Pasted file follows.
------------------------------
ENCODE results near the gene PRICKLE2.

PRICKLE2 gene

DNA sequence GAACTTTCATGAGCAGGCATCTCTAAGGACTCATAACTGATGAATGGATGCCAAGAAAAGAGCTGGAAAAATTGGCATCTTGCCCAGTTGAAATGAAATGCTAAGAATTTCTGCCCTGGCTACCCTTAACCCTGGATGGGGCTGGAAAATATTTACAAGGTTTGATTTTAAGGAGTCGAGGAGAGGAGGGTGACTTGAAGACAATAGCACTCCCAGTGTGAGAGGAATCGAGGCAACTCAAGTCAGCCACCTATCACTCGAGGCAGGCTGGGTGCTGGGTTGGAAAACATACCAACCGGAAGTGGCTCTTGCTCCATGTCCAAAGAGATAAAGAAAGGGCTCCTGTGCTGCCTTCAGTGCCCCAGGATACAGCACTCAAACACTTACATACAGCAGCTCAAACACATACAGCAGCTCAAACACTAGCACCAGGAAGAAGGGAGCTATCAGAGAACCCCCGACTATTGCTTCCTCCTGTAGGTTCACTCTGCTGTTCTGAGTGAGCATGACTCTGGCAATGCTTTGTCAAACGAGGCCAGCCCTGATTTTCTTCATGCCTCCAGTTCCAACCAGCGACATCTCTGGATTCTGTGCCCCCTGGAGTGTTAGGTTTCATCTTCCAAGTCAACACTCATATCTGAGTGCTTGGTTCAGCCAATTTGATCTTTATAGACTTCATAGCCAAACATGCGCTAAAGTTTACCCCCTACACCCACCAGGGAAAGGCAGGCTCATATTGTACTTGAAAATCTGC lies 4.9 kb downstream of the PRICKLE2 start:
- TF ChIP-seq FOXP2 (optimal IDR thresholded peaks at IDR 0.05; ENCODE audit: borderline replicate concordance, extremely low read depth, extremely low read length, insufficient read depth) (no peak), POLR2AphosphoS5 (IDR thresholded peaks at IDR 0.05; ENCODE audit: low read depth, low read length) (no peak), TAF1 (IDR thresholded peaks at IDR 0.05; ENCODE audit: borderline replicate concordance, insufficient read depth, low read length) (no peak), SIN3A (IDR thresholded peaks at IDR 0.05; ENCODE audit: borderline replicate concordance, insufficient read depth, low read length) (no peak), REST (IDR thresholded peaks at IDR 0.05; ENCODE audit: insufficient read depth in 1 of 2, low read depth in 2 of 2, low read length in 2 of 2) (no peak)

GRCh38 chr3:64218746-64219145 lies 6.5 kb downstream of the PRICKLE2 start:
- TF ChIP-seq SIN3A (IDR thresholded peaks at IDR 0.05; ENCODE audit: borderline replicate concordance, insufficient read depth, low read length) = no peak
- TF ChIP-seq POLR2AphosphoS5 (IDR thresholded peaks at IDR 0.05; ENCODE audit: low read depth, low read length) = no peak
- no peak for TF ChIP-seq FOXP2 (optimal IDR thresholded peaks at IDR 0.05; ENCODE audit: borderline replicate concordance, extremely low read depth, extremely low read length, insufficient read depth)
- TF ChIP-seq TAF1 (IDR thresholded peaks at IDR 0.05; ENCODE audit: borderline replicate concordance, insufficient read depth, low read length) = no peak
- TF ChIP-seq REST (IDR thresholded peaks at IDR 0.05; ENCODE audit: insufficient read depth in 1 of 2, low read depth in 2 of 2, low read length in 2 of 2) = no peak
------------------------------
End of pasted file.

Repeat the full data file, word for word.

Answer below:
ENCODE results near the gene PRICKLE2.

PRICKLE2 gene

DNA sequence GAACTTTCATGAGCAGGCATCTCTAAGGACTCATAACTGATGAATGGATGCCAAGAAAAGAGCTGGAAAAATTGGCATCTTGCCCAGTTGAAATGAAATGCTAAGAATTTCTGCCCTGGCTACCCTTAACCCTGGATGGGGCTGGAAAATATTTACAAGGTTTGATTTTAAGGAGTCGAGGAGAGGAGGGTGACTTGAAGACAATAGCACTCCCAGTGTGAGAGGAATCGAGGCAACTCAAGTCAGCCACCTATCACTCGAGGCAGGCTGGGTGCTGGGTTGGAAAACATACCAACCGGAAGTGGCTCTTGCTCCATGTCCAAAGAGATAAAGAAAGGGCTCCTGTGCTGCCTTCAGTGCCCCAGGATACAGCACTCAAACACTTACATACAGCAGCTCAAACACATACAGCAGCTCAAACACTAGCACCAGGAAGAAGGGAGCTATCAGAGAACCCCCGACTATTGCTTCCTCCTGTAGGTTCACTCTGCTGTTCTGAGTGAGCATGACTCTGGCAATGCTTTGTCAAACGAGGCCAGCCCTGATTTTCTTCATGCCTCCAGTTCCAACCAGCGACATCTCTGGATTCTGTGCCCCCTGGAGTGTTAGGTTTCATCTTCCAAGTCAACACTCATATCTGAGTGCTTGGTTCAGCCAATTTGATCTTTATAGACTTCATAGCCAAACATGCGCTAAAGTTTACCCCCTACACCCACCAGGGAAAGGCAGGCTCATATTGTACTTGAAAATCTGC lies 4.9 kb downstream of the PRICKLE2 start:
- TF ChIP-seq FOXP2 (optimal IDR thresholded peaks at IDR 0.05; ENCODE audit: borderline replicate concordance, extremely low read depth, extremely low read length, insufficient read depth) (no peak), POLR2AphosphoS5 (IDR thresholded peaks at IDR 0.05; ENCODE audit: low read depth, low read length) (no peak), TAF1 (IDR thresholded peaks at IDR 0.05; ENCODE audit: borderline replicate concordance, insufficient read depth, low read length) (no peak), SIN3A (IDR thresholded peaks at IDR 0.05; ENCODE audit: borderline replicate concordance, insufficient read depth, low read length) (no peak), REST (IDR thresholded peaks at IDR 0.05; ENCODE audit: insufficient read depth in 1 of 2, low read depth in 2 of 2, low read length in 2 of 2) (no peak)

GRCh38 chr3:64218746-64219145 lies 6.5 kb downstream of the PRICKLE2 start:
- TF ChIP-seq SIN3A (IDR thresholded peaks at IDR 0.05; ENCODE audit: borderline replicate concordance, insufficient read depth, low read length) = no peak
- TF ChIP-seq POLR2AphosphoS5 (IDR thresholded peaks at IDR 0.05; ENCODE audit: low read depth, low read length) = no peak
- no peak for TF ChIP-seq FOXP2 (optimal IDR thresholded peaks at IDR 0.05; ENCODE audit: borderline replicate concordance, extremely low read depth, extremely low read length, insufficient read depth)
- TF ChIP-seq TAF1 (IDR thresholded peaks at IDR 0.05; ENCODE audit: borderline replicate concordance, insufficient read depth, low read length) = no peak
- TF ChIP-seq REST (IDR thresholded peaks at IDR 0.05; ENCODE audit: insufficient read depth in 1 of 2, low read depth in 2 of 2, low read length in 2 of 2) = no peak